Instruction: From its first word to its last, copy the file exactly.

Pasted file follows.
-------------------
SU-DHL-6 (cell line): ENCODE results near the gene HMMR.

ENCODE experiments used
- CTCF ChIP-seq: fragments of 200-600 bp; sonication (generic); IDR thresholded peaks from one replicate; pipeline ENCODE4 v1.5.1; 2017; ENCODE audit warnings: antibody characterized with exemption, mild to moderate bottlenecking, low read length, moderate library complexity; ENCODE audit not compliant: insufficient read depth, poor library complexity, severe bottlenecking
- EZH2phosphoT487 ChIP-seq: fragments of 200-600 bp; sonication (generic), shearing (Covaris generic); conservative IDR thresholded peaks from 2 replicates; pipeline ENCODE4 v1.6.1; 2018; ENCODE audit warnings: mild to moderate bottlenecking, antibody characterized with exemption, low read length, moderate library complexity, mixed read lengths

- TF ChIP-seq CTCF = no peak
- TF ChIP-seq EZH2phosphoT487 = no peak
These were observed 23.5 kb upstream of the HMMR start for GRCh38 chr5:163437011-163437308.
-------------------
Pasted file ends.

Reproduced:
SU-DHL-6 (cell line): ENCODE results near the gene HMMR.

ENCODE experiments used
- CTCF ChIP-seq: fragments of 200-600 bp; sonication (generic); IDR thresholded peaks from one replicate; pipeline ENCODE4 v1.5.1; 2017; ENCODE audit warnings: antibody characterized with exemption, mild to moderate bottlenecking, low read length, moderate library complexity; ENCODE audit not compliant: insufficient read depth, poor library complexity, severe bottlenecking
- EZH2phosphoT487 ChIP-seq: fragments of 200-600 bp; sonication (generic), shearing (Covaris generic); conservative IDR thresholded peaks from 2 replicates; pipeline ENCODE4 v1.6.1; 2018; ENCODE audit warnings: mild to moderate bottlenecking, antibody characterized with exemption, low read length, moderate library complexity, mixed read lengths

- TF ChIP-seq CTCF = no peak
- TF ChIP-seq EZH2phosphoT487 = no peak
These were observed 23.5 kb upstream of the HMMR start for GRCh38 chr5:163437011-163437308.